Mother’s Day Quotes

May 8, 2010 by  
Filed under Featured

“A suburban mother’s role is to deliver children obstetrically once, and by car forever after.” Peter De Vries

“It would seem that something which means poverty, disorder and violence every single day should be avoided entirely, but the desire to beget children is a natural urge.” Phyllis Diller

“Women’s Liberation is just a lot of foolishness. It’s the men who are discriminated against. They can’t bear children. And no one’s likely to do anything about that.” Golda Meir

“All women become like their mothers. That is their tragedy. No man does. That’s his.” Oscar Wilde, “The Importance of Being Earnest”

“When you are a mother, you are never really alone in your thoughts. A mother always has to think twice, once for herself and once for her child.” Sophia Loren, “Women and Beauty”

“A man loves his sweetheart the most, his wife the best, but his mother the longest.” Irish Proverb

“God could not be everywhere and therefore he made mothers.” Jewish Proverb

“You don’t really understand human nature unless you know why a child on a merry-go-round will wave at his parents every time around – and why his parents will always wave back.” William D. Tammeus

A mother is a person who seeing there are only four pieces of pie for five people, promptly announces she never did care for pie.  Tenneva Jordan

The heart of a mother is a deep abyss at the bottom of which you will always find forgiveness. Honoré de Balzac

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Facing Off With Fear…

May 27, 2009 by  
Filed under Uncategorized

I recently saw a movie called “Veronica Guerin”, based on the life of an Irish journalist whose investigations of narcotics trafficking in her native Dublin led her on a mission to expose the devastating consequences of this activity on local communities. In doing this work she awakened the larger community to the impact of drug infestation upon the lives of families in the afflicted neighborhoods. As depicted in this film, it was her role as a mother of a young son that imbued her with an inescapable and fateful sense of empathy for the young families around her. The sense of interconnection this generated in her created a moral imperative to face down the criminals forces, and oppose the poisonous streams they had unleashed in these neighborhoods. By relentlessly working to raise the public’s awareness of these problems she was able to galvanize the community into action. Though she lost her life in the course of this fight, it was her work that ultimately cleansed these communities of the monsters residing in their midst.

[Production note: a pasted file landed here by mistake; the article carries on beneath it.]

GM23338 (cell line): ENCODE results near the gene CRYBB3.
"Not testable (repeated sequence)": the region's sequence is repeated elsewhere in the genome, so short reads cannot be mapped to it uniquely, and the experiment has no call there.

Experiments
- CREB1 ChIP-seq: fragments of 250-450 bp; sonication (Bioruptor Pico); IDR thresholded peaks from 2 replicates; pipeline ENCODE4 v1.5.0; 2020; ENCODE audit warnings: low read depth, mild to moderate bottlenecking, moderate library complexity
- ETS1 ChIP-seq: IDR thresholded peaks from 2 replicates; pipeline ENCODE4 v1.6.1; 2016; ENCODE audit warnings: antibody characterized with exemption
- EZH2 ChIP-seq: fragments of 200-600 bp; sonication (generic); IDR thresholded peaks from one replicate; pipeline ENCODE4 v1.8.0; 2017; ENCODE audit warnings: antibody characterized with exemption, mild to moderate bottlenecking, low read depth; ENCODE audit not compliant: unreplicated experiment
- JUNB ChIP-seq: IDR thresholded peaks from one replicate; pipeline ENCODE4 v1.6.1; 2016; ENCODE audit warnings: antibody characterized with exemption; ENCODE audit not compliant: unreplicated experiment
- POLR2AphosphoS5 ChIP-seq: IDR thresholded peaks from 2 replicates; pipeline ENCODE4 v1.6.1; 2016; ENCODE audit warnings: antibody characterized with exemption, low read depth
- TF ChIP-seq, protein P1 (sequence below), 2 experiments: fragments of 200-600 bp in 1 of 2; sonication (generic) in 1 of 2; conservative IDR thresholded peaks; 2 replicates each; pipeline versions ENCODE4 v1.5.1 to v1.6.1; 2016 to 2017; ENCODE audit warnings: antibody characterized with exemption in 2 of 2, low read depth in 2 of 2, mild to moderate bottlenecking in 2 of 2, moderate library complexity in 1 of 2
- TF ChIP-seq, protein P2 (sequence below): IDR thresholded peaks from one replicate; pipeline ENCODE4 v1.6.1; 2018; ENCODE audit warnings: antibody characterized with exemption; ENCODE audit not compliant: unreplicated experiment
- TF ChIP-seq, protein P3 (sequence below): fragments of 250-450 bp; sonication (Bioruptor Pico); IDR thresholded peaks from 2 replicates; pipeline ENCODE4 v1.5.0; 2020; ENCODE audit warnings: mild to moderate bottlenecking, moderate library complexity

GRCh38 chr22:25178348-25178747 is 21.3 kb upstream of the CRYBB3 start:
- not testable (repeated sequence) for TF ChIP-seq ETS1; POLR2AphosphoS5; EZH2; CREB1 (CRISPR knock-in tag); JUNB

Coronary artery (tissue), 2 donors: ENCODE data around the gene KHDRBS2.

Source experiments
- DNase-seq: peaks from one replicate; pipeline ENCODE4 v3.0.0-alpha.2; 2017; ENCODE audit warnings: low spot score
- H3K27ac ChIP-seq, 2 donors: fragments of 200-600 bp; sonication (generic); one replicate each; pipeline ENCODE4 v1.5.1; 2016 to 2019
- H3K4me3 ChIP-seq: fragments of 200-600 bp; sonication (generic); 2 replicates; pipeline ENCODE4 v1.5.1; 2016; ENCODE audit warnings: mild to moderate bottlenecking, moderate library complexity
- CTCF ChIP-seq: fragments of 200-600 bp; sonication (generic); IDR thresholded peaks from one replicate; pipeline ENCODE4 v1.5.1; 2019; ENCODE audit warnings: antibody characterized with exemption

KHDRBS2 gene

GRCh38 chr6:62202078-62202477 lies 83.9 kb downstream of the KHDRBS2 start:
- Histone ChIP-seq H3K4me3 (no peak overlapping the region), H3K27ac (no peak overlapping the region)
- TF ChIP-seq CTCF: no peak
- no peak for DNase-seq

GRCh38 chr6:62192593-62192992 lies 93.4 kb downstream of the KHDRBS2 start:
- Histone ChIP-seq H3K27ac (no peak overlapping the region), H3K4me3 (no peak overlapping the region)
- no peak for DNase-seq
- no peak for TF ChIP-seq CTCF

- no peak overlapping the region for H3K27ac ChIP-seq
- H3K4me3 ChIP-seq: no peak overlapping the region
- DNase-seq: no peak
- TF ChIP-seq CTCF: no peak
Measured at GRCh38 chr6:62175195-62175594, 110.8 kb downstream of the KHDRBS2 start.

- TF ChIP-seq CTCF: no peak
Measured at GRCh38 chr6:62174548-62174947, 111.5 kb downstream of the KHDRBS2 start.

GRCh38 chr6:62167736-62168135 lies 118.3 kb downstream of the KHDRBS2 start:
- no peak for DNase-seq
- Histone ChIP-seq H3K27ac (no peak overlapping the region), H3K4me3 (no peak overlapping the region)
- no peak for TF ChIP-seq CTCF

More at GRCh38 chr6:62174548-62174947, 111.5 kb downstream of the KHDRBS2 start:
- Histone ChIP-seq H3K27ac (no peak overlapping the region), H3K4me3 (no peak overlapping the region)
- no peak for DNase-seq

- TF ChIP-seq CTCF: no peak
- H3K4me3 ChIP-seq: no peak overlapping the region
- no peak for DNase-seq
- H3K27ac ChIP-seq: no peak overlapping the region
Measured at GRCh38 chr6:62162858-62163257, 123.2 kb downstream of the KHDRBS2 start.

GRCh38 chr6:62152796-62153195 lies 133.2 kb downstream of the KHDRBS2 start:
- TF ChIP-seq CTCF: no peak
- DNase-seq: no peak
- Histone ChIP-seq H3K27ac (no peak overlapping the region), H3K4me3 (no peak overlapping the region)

The most remarkable aspect of her character was an indefatigable willingness to embrace her community with an urgency and sense of responsibility that is commonly reserved for one’s immediate family. In essence, she extended her perception of family – of those who reside within the circle of familial love – to encompass the community as a whole. This was a heroic expression of love, engendered by an equally uncommon degree of fearlessness. She did indeed experience great fear, having been shot, assaulted, and having the life of her child threatened in the vilest terms. Nevertheless she continued to pursue her work with an undaunted sense of mission, struggling at the same time to convey to her uncomprehending family that for her this was not a matter of choice, but of absolute necessity.

Her path of action was a manifestation of the hard, uncompromising face of love. It was an expression of love as an encompassing and inclusive ethic that radicals like Gandhi have espoused. It was a rare and powerful expression of one whose love is so great that it transforms the lives and circumstances of those who fall within its sphere of influence.

Her story illuminates the inter-relatedness of love and fear in the starkest terms. It unfolds amidst circumstances in which things of the greatest value were at stake and in danger of being destroyed. It concerns family in both the conventional sense and also in a wider sense that encompasses all of the human family.

Admittedly the ethos of Veronica Guerin sets the bar beyond the reach of the ordinary man. It is a story that examines the possibility of considering the bonds one shares with others in a different light. This is an aspirational theme: the expansion of one’s field of consideration and caring to include others with which one does not have an immediate, personal connection – besides sharing the same patch of ground.

This story also portrays the mystery that binds love and courage as though they share the same coin. Perhaps it is as Winston Churchill has said – that courage is the greatest of all the virtues for it is the guarantor of all the others. Fearlessness, courage allows its great accompaniment of love to take action, to come in to life.

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